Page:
What Makes A Good Drywall Job? Using The Right Type And Sizes Of Drywall For Your Project

Posted on May 26, 2014

drywall services in TorontoDrywall is the skin of a building, fastened over the bones of its framework; it can help conceal defects in the framing when well done, but a poor drywall job will not only reveal defects, but create the appearances of flaws on a perfect structure. Drywall, also known as sheetrock, took the place of plaster and lath in finishing walls and is used in the vast majority of homes today. For better property values and simple aesthetics, drywall needs to be installed with precision and planning.

Elements of a Good Drywall Job

Judging the quality of drywall installation can be difficult without experience, but a basic checklist will help ensure a thorough inspection. A good job will have used adhesive and enough screws. It will have tight joints, each placed even with its neighbors, with no gaps. Butt joints will be staggered and clean, with no sign of ragged edges. No gaping holes will be present, and outlets will be cut to the proper size, with only a few cut overly large. Outside corners will not have factory edges meeting, and corner bead will be placed with sufficient space for joint compound. Good planning will be in evidence, with large boards to provide minimal joints that are placed with efficiency and finishing in mind.

Testing the Quality of a Drywall Job

While most factors of excellence in drywall hanging can be judged with a simple visual examination, a complete inspection requires some tests. One is to check for use of adhesive. The only tool required for this test is a fist. Simply thump the drywall over the studs and listen for rattling or the impact of drywall against the studs, which indicate a gap. Glued-on panels will sound solid when this test is performed.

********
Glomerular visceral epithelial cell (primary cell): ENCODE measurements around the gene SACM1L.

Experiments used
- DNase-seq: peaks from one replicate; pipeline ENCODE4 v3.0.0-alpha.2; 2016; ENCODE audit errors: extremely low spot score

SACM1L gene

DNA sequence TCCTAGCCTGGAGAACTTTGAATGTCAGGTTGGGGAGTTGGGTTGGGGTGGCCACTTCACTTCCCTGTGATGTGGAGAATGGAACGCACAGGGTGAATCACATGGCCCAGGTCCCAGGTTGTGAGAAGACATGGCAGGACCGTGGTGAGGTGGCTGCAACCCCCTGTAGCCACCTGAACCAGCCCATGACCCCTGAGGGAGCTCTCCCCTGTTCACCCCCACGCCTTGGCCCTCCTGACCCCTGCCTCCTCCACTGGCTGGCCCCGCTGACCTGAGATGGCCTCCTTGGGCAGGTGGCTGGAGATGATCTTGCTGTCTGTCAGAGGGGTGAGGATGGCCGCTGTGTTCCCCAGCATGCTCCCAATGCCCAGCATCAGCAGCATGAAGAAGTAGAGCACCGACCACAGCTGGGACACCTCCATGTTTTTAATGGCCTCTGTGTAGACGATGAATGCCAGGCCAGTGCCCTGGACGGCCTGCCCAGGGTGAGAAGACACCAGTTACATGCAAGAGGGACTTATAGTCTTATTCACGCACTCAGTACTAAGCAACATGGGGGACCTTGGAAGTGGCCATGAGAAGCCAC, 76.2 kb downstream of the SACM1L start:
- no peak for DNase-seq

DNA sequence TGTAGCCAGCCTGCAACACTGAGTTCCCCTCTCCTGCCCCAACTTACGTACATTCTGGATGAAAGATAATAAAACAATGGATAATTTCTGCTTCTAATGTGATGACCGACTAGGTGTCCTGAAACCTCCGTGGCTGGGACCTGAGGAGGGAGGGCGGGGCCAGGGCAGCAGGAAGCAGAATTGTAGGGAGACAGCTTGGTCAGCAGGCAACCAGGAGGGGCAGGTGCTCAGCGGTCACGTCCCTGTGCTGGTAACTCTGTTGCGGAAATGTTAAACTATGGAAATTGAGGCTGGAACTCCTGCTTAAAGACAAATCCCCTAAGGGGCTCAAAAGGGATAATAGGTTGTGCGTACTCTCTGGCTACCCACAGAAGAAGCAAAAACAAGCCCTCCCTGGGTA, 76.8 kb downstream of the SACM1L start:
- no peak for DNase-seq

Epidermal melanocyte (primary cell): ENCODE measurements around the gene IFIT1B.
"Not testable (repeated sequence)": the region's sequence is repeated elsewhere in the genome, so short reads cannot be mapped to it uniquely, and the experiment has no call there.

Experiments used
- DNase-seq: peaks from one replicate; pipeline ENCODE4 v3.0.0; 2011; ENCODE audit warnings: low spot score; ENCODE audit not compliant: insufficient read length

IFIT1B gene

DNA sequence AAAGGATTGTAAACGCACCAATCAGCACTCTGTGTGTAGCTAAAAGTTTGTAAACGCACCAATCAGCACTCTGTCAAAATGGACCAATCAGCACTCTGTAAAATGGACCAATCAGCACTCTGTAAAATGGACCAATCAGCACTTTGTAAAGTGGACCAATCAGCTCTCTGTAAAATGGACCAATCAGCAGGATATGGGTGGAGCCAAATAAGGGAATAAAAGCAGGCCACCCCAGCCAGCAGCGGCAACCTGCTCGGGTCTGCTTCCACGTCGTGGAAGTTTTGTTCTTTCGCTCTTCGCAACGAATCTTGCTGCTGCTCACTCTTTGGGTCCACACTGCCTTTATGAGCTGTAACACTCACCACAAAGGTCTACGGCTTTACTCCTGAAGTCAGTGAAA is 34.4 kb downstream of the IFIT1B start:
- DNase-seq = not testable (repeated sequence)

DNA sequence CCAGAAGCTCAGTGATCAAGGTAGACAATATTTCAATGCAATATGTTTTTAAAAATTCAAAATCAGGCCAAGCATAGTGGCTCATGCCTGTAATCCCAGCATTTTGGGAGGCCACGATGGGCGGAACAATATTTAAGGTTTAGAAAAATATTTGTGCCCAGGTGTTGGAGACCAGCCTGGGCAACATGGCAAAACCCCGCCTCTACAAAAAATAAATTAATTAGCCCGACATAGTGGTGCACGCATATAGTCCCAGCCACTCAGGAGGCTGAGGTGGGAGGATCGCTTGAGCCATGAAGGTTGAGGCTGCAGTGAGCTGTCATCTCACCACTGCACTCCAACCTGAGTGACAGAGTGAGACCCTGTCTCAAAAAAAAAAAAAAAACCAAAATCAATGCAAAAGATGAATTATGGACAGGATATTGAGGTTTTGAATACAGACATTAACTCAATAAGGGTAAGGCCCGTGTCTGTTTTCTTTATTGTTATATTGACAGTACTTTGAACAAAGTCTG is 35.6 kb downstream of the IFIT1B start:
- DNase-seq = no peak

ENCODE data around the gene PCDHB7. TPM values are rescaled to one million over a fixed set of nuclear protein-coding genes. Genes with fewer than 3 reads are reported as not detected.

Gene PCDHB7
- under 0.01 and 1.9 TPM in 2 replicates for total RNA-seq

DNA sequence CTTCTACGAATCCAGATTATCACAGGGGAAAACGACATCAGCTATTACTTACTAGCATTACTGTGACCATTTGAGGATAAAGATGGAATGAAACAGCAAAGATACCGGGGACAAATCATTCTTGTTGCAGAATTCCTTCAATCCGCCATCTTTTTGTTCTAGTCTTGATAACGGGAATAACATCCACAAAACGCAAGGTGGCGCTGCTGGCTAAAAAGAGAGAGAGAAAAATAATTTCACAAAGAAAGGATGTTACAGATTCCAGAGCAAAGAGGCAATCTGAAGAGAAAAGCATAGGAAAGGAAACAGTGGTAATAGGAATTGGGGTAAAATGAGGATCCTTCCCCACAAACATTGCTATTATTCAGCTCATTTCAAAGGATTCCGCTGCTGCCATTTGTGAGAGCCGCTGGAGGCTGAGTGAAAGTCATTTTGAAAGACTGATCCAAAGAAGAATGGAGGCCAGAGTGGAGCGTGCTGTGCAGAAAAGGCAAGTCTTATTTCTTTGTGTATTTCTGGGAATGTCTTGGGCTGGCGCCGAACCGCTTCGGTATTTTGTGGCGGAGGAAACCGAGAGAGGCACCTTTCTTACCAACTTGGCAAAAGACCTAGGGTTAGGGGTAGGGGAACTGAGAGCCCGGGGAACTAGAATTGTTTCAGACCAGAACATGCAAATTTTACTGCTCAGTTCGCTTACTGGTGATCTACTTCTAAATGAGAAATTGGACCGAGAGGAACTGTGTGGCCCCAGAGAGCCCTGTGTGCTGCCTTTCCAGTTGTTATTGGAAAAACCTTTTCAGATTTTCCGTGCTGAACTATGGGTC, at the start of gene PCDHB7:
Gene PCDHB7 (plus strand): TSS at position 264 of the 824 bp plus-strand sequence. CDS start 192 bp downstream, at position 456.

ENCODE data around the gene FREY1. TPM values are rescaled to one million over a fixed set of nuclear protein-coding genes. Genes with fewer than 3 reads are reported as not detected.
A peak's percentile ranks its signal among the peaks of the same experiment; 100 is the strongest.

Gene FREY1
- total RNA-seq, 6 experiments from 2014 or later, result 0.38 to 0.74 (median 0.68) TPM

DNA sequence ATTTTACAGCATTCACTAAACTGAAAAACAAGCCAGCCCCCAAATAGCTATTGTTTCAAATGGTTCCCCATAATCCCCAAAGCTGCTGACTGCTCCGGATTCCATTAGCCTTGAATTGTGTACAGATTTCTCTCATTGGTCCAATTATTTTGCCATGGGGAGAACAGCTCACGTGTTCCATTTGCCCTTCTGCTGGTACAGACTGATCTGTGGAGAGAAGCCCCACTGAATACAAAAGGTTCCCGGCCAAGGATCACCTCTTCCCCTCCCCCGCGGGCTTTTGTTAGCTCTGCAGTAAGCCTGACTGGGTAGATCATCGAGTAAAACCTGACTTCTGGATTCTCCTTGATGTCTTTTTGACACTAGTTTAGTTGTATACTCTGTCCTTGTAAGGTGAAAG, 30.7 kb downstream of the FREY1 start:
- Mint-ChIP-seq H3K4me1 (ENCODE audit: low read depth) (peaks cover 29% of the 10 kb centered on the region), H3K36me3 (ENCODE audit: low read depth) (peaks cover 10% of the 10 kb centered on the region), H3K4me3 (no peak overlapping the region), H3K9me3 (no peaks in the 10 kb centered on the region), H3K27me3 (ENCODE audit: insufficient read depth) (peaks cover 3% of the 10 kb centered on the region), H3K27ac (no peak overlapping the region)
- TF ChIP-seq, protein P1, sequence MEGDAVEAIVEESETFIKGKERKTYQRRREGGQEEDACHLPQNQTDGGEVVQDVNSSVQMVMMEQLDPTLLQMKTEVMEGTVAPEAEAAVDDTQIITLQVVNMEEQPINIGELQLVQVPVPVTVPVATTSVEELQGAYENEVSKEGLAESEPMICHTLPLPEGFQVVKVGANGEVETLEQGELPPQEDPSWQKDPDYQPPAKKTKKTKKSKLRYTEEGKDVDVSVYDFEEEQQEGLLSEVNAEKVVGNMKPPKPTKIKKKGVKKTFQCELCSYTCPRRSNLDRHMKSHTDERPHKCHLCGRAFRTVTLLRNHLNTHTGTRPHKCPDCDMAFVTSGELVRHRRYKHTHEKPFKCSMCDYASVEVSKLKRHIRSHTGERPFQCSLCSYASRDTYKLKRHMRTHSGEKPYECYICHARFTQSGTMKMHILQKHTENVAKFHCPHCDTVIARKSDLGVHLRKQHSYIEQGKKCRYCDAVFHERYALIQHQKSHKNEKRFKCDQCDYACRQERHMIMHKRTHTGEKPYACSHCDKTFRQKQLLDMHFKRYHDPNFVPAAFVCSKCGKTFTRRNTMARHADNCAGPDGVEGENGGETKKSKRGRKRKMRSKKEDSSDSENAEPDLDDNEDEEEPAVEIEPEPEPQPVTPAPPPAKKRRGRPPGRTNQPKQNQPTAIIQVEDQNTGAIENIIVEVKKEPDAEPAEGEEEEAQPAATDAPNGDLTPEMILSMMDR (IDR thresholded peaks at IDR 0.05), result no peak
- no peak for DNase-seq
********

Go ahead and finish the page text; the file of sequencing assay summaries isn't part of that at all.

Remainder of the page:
Another simple test can check for protruding screw heads. To do this, take a 15 centimeter joint knife, place it against the wall at a 45-degree angle, and drag it over the screws with just enough pressure to create a slight bend in the blade. Listen closely while doing this; a distinct clicking sound will indicate a screw that is not properly recessed.

Types of Drywall

Basic drywall, also known as sheetrock, wallboard, and gypsum board, is the most commonly used panel in the standard drywall job. Lesser thicknesses are especially common in ceilings, although they are also sufficient for most walls. Special circumstances call for special types of drywall, however, and several specialty types are available for extra benefits. One example is the most expensive type of drywall: fire resistant drywall. Also called fire board, it is extra thick and used where codes require fire resistance ratings. In addition to being non-combustible, it is also soundproof.

Moisture Resistant Drywall

Moisture resistant drywall, also known as greenboard, boasts special surface coatings to create that resistance. It is mainly used in utility rooms, bathrooms, and basements. This type will not warp in damp conditions like standard drywall will.

The right type of drywall is essential for a proper look and greater property values. With basic knowledge of the types of sheetrock, an eye for proper size and placement, and the indications of excellence in a drywall job, anyone can ensure successful results.

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